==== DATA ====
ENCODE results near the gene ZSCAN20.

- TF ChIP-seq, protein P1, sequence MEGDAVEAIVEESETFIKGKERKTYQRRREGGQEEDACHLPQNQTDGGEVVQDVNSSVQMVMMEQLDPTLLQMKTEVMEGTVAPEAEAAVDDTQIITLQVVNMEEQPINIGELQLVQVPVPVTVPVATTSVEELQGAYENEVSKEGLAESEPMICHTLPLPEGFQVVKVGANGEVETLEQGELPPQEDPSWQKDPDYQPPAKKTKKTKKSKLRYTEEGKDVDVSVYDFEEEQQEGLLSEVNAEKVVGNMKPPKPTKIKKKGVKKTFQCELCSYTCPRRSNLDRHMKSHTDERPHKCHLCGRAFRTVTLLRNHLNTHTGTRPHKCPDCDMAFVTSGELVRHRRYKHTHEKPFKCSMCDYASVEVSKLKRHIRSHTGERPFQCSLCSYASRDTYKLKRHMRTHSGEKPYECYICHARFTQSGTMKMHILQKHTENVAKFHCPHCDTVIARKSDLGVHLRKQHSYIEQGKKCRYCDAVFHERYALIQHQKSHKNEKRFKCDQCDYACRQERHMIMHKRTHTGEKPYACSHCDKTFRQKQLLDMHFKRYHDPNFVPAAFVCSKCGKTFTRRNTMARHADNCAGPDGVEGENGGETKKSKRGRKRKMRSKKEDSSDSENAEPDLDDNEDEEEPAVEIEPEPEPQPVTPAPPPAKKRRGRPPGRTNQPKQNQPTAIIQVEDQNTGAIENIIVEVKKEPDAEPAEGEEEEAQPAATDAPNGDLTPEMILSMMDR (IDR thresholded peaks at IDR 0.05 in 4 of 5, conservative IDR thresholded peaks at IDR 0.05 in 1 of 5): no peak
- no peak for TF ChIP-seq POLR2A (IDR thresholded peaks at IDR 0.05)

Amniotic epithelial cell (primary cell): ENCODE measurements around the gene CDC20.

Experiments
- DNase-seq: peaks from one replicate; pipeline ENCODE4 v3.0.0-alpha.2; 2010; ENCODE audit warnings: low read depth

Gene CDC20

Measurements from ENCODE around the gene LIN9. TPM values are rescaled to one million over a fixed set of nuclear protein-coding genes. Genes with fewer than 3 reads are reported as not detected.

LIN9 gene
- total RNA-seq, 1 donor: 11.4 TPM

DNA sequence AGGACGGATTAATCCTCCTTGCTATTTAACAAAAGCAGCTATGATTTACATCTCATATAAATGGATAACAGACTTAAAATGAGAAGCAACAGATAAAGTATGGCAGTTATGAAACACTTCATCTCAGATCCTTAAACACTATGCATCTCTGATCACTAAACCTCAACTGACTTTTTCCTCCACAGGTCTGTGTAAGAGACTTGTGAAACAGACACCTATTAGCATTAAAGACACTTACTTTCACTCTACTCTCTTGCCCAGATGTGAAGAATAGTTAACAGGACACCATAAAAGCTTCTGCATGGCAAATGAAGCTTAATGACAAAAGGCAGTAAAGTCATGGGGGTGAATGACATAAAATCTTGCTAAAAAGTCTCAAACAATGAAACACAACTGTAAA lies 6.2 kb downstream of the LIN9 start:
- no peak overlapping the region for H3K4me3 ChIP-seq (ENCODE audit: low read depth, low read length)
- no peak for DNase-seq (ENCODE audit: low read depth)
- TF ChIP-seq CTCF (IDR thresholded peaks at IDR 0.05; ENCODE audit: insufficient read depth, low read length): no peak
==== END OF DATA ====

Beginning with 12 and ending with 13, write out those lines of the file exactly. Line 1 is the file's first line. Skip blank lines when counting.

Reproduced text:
- no peak overlapping the region for H3K4me3 ChIP-seq (ENCODE audit: low read depth, low read length)
- no peak for DNase-seq (ENCODE audit: low read depth)